While there is some evidence that migration to Western countries increases metabolic syndrome (MetS) risk, there is a lack of data pertaining to migration to the Middle East. This study aimed to investigate the relationship between migration and MetS incidence following 24-months of residency in Qatar and identify possible MetS determinants. Migrants to Qatar employed at Hamad Medical Corporation (the national health service) aged 18–65 years were invited to participate. Baseline and follow-up screening for MetS included HbA1c, triglycerides, HDL-cholesterol, blood pressure, and waist circumference. MetS-free migrants were rescreened 24-months post-migration, and the World Health Organization STEPwise questionnaire was administered, assessing changes in lifestyle from baseline. Of 1095 migrants contacted, 472 consented to participate, 205 of whom had normal metabolic parameters at baseline; 160 completed follow-up screening. Most participants were males (74.6%, n = 153) and Asian (81.0%, n = 166/205), and two thirds (66.3%, n = 136/205) were nurses. The incidence of new-onset MetS was 17.0% (n = 27/160, 95%CI; 11.0–23.0%), with 81.0% (n = 129/160, 95%CI; 73.8–86.0%) having at least one MetS element 24-months post-residency in Qatar. Male gender was a risk factor for MetS (adjusted odds ratio (AOR) = 3, p = 0.116), as was consuming medication that could induce MetS (AOR = 6.3, p < 0.001). There is merit in further research targeting these groups.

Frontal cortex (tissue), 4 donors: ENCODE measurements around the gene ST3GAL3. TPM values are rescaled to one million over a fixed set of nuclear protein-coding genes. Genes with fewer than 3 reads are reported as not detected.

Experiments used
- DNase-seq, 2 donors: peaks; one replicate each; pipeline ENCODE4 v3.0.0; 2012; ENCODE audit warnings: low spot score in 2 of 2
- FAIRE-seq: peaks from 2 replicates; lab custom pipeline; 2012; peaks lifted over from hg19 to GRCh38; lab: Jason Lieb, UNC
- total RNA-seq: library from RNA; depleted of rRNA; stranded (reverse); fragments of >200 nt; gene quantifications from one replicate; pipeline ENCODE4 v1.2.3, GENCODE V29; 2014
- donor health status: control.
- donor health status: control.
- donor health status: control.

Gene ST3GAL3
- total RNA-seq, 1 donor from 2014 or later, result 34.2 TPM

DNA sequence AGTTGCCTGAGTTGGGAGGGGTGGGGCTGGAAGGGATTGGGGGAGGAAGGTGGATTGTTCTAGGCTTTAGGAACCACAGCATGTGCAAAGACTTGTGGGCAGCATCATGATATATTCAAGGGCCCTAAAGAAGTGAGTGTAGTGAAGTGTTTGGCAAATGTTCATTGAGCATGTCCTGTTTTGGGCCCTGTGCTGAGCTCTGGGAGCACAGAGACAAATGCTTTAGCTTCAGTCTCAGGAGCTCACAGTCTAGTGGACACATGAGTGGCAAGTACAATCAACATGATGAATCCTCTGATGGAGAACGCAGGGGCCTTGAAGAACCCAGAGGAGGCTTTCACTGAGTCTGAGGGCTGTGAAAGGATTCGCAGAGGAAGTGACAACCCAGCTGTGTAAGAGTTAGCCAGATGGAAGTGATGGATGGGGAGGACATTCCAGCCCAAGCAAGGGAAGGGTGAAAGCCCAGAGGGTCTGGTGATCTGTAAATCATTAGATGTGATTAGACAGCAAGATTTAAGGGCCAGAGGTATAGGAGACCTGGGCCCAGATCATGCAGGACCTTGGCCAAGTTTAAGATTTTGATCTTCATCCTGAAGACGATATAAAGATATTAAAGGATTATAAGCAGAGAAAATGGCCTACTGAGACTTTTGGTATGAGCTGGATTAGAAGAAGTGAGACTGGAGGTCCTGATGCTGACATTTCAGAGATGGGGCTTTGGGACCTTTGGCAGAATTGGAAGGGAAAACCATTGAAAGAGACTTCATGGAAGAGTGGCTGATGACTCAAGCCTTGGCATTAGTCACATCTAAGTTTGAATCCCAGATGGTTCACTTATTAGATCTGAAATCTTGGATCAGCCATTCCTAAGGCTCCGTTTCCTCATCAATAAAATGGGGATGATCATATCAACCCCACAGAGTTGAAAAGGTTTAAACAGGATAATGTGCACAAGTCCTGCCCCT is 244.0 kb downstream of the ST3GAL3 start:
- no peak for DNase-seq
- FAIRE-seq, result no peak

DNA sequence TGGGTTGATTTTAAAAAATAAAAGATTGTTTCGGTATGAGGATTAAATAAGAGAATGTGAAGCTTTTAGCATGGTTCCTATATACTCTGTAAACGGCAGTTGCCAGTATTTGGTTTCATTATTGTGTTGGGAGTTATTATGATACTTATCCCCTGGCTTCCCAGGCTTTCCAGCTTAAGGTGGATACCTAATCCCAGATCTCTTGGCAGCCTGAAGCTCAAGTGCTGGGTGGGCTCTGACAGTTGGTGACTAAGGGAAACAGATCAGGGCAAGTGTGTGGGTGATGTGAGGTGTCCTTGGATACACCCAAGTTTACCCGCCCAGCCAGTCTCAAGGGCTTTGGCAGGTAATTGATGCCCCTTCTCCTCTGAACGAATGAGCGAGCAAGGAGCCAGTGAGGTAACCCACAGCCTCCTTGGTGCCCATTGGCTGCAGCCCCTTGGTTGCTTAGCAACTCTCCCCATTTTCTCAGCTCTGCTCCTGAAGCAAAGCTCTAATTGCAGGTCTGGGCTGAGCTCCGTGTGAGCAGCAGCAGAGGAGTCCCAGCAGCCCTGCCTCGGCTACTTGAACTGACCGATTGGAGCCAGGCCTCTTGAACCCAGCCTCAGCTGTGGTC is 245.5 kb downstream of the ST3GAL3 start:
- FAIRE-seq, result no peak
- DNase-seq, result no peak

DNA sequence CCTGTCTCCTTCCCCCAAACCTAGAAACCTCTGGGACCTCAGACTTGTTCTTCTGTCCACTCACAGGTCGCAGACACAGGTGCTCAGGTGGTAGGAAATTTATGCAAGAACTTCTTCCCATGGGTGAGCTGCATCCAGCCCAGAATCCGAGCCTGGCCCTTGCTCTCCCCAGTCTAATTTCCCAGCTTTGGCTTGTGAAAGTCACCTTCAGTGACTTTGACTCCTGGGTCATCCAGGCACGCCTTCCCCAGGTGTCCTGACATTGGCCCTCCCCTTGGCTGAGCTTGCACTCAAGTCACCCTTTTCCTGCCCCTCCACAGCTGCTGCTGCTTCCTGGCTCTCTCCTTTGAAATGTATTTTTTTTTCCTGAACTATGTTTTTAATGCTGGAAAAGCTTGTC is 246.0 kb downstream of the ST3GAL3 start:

AL-ADAWI, R.M., PRABHU, K.S., STEWART, D., RYAN, C., ABDELAZIZ, H., ELEDRISI, M., IBRAHIM, M.I.M., UDDIN, S. and TONNA, A.P. 2022. The incidence and determinants of metabolic syndrome amongst a group of migrants to Qatar: a prospective longitudinal observational cohort study 24-months post-migration. Journal of clinical medicine [online], 11(1), article 34. Available from: https://doi.org/10.3390/jcm11010034